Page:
Tell My Soldier

I have a friend whose fiancé was deploying to somewhere near Syria. Then his orders were put on hold. Then they told him he was leaving in a few weeks. The other day that got changed to 24 hours and now he’s gone. I am trying to imagine putting my heart through the emotional gymnastics my friend just had to. Uncertainty is part of life for our military families.

Two months ago I told you about my “snail-tweeting” project for my very first soldier, Sergeant K, who was deploying again. I planned to mail him one tweet a day on a postcard, every single day for the duration of his deployment. His expected departure date has changed a few times. Luckily, his uncertainty led to more time at home. However, the latest update looks firm and I am ramping up now so I’m ready.

Sgt. K’s wife told me that mail delivery is supposed to be terrible where he is headed. I replied, “Challenge accepted!” I think one of the upsides to the snail-tweet project is the quantity. I figure the more mail I send, the more chances I have of getting through.

Your chance

If there’s anything you wish you could say to one of our troops, here’s your chance to tell my soldier. Leave your “snail-tweet” in the comments or email me and I’ll write it on a postcard with your name and mail it to him. It should be:

1. Short. Think one sentence or two short ones. Or even just a few words.

2. No politics please. I’d add, “be nice” but, if you’re doing this, you’re already pretty nice.

3. Include how I should sign your name. Something like, “Linda from California.” Or whatever fabulous alias you have.

If you’d rather email me, the address is: gina@ginaleftthemall.com

Meet Sgt. K

It’s not always easy to write to a stranger. So here are a few things about Sgt. K to help you get to know him.

-His favorite sport is hockey. His favorite team is the Phoenix Coyotes. Any attempt to make him a New York Ranger fan is futile (trust me on this.)

-He loves dogs.

-He missed the birth of his first child by two weeks because he was deployed. He was there when his second child was born. He and his wife are expecting again and he hopes to come home on leave for this birth.

-He’s funny.

-His wife is awesome.

-They’re one of those couples that are great to be around because they love and like one another. They were high school sweethearts and have been together ever since.

-After reading this blog, his mother-in-law was inspired to adopt a soldier.

-He loves cigars and canned ravioli. Not necessarily together.

-This soldier and his wife are the reason I was inspired to do more after I adopted him. Doing more led to everything I learned in the Ways To Make A Difference page and eventually starting this blog.

Beyond me

Below are the postcards I’ve picked up so far to send. I originally planned to do this myself and maybe ask for help once in a while. But then I thought about what it would feel like for him. What if he could see that the care went beyond me? I think that would be very special. In fact, I’m certain of it.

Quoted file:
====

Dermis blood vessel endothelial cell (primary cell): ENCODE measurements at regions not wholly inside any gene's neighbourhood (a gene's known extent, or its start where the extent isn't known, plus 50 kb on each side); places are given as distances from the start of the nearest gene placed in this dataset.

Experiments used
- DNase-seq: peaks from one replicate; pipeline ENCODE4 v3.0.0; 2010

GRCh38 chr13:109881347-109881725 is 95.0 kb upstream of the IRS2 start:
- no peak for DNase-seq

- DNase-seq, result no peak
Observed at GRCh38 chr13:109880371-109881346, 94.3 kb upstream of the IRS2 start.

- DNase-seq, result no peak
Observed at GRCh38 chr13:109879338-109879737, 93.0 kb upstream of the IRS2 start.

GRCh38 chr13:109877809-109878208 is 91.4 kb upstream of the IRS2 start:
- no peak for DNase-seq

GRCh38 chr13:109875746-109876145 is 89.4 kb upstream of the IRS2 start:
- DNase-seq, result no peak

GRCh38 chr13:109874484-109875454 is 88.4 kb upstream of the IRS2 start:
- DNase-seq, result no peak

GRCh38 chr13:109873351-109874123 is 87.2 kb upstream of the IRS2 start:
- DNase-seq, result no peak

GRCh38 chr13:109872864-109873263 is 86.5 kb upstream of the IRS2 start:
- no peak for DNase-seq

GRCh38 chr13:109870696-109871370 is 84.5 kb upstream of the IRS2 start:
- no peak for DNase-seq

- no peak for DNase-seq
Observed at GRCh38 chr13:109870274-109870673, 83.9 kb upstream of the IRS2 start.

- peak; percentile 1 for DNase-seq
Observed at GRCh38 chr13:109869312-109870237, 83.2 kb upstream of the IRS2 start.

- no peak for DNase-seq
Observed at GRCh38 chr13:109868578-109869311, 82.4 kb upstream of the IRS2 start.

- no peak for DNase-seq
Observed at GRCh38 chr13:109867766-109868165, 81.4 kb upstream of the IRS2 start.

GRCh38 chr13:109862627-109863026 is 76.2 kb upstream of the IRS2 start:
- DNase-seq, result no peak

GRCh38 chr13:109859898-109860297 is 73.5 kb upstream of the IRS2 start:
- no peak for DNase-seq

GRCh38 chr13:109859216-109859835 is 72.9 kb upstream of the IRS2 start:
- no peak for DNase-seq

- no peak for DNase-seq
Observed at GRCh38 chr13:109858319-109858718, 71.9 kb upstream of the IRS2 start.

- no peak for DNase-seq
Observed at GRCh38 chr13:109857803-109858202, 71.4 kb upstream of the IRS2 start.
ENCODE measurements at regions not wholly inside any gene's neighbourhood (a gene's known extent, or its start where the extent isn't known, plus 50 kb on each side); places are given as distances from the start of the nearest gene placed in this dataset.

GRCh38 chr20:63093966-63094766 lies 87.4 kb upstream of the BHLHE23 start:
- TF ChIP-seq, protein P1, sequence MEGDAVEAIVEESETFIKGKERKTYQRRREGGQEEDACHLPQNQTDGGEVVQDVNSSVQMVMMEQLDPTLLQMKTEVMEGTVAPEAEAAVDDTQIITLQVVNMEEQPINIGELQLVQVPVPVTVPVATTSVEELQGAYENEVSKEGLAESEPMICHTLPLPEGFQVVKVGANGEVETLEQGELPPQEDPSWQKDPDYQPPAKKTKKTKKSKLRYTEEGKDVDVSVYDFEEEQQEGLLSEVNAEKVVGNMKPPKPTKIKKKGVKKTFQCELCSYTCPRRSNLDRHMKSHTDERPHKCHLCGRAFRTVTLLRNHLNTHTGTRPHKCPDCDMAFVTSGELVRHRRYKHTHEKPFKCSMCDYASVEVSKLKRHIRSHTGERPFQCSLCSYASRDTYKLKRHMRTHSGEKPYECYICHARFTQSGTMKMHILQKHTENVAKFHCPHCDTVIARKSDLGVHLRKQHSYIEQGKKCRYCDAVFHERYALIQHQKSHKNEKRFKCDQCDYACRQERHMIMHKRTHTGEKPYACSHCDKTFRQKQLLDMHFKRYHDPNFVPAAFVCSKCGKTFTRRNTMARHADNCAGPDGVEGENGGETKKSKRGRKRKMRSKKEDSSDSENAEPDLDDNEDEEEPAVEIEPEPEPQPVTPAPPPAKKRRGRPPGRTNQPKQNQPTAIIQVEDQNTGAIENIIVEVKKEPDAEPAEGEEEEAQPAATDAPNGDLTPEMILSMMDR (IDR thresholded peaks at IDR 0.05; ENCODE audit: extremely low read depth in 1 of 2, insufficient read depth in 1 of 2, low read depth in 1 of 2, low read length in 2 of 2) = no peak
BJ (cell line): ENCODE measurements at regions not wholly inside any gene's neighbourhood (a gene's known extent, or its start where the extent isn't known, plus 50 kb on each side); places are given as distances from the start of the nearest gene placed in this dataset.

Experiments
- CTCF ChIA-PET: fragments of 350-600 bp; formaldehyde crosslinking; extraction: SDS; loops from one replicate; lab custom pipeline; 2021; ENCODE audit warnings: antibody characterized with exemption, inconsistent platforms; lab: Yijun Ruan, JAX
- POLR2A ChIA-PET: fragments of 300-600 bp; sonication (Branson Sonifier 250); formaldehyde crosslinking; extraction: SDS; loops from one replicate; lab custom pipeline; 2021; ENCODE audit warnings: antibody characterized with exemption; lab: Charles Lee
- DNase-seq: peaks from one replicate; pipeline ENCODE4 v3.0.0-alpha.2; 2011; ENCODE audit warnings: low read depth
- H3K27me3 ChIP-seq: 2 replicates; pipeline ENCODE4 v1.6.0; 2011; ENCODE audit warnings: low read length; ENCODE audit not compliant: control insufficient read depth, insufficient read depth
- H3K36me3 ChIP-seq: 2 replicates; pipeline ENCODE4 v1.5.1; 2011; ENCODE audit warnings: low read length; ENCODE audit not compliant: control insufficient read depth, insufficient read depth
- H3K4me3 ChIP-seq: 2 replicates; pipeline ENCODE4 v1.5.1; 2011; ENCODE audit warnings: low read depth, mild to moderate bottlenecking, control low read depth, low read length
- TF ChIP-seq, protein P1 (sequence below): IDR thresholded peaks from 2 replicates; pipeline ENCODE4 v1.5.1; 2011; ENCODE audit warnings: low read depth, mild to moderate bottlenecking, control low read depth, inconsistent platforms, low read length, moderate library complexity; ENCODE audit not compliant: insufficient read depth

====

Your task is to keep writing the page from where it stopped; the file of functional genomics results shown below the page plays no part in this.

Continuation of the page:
Postcards to "snail-tweet" my soldier

Ready to “snail-tweet.”

© Gina left the mall, 2013

Snail-Tweeting My Soldier

The first soldier I ever wrote to is headed back to Afghanistan soon. So I’ve been thinking about doing something special for him. Technically, this is not necessary because he’d appreciate anything. And technically, this may not be easy. During his last deployment I got creative a few times (like the golf ball episode) and occasionally lucky (help from a hockey team.) After a while I jokingly told him, “It’s all downhill from here.” But I also know this:

1. Little things mean a lot when you’re far from home. Even the smallest kindness.

2. Continuity helps. Contact throughout the entire deployment has a greater morale impact than sporadic contact. Sporadic has a greater morale boost than no contact.

3. Do what you can. I learned this lesson the hard way after taking on projects for him that were too big and/or not asking for help when I needed it.

Obviously, these three things add up to the invention of Snail-Tweets. Or my version of it.

Snail-Tweeting

What if I could send him a tiny bit of support for every day that he is deployed? Hearing your name at mail call is a powerful thing. However, if I sent letters every day I’d run out of things to say pretty quickly. But what if I kept it to 140 characters or less? What if, instead of tweeting online, I did it on postcards?

As I started thinking about stockpiling interesting and fun postcards, point #3 -Do what you can, popped into my head. So this is where I ended up:

1. I will try to send him a snail-tweet every day. “Try” being the operative word in that sentence.

2. If I need help coming up with snail-tweets, I will ask for it. My daughter often has memorable lines. I bet my wonderful readers do too. It may even be more interesting if they’re not all from me. If I ask strangers, I could make their “handle” something descriptive like GuyAtHotDogStand.

3. I’ll number the cards so they’re easier to track. I’ve mailed things on the same day before and one will get there in two weeks and the other arrives months later or not at all. I know anything topical becomes historical when I put in a mailbox, but to me they’re moments. Being deployed, our troops miss so many everyday moments. It may be nice to get a few back.

Urban Dictionary has Snail-Tweet defined as, “a conventional postcard.” I think my version of it is less conventional.

The plan

So that’s my plan right now. Of course, like all plans related to the military, it is subject to change. Plus, you never know, there could be an outbreak of world peace. And those last 64 characters would be well worth giving up snail-tweeting for.

postcards

postcards (Photo credit: petit zozio)

© Gina left the mall, 2013